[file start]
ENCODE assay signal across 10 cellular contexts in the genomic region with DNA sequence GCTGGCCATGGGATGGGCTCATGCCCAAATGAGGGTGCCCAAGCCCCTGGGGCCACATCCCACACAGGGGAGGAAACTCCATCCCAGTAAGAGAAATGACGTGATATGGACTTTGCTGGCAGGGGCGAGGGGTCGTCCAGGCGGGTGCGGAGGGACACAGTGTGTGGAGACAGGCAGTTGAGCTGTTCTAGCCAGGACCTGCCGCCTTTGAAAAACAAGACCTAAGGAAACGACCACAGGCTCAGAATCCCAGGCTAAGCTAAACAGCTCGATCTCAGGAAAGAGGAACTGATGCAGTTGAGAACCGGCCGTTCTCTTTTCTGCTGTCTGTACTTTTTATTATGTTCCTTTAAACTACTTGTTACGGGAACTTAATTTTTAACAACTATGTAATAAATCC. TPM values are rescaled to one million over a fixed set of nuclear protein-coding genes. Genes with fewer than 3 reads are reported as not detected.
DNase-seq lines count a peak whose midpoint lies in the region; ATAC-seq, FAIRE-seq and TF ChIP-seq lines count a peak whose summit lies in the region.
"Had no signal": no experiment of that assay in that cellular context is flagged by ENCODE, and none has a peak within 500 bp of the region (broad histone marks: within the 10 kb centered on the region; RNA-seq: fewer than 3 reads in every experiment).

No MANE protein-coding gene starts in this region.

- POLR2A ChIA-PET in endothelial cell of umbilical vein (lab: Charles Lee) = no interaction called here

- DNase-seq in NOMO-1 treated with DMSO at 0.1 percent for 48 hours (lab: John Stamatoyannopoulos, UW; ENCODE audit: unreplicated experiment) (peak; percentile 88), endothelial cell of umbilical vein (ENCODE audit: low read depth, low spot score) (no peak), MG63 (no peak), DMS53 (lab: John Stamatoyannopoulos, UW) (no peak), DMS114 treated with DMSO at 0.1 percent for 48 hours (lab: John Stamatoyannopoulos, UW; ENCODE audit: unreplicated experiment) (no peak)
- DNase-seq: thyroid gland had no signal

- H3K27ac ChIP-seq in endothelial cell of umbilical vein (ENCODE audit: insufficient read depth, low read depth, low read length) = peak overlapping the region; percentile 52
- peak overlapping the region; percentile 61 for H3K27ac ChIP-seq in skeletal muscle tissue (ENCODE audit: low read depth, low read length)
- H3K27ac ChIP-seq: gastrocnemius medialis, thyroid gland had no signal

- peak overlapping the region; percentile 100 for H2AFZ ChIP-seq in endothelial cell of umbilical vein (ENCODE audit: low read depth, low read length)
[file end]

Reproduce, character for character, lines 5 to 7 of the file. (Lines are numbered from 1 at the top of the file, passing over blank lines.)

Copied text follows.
- POLR2A ChIA-PET in endothelial cell of umbilical vein (lab: Charles Lee) = no interaction called here

- DNase-seq in NOMO-1 treated with DMSO at 0.1 percent for 48 hours (lab: John Stamatoyannopoulos, UW; ENCODE audit: unreplicated experiment) (peak; percentile 88), endothelial cell of umbilical vein (ENCODE audit: low read depth, low spot score) (no peak), MG63 (no peak), DMS53 (lab: John Stamatoyannopoulos, UW) (no peak), DMS114 treated with DMSO at 0.1 percent for 48 hours (lab: John Stamatoyannopoulos, UW; ENCODE audit: unreplicated experiment) (no peak)
- DNase-seq: thyroid gland had no signal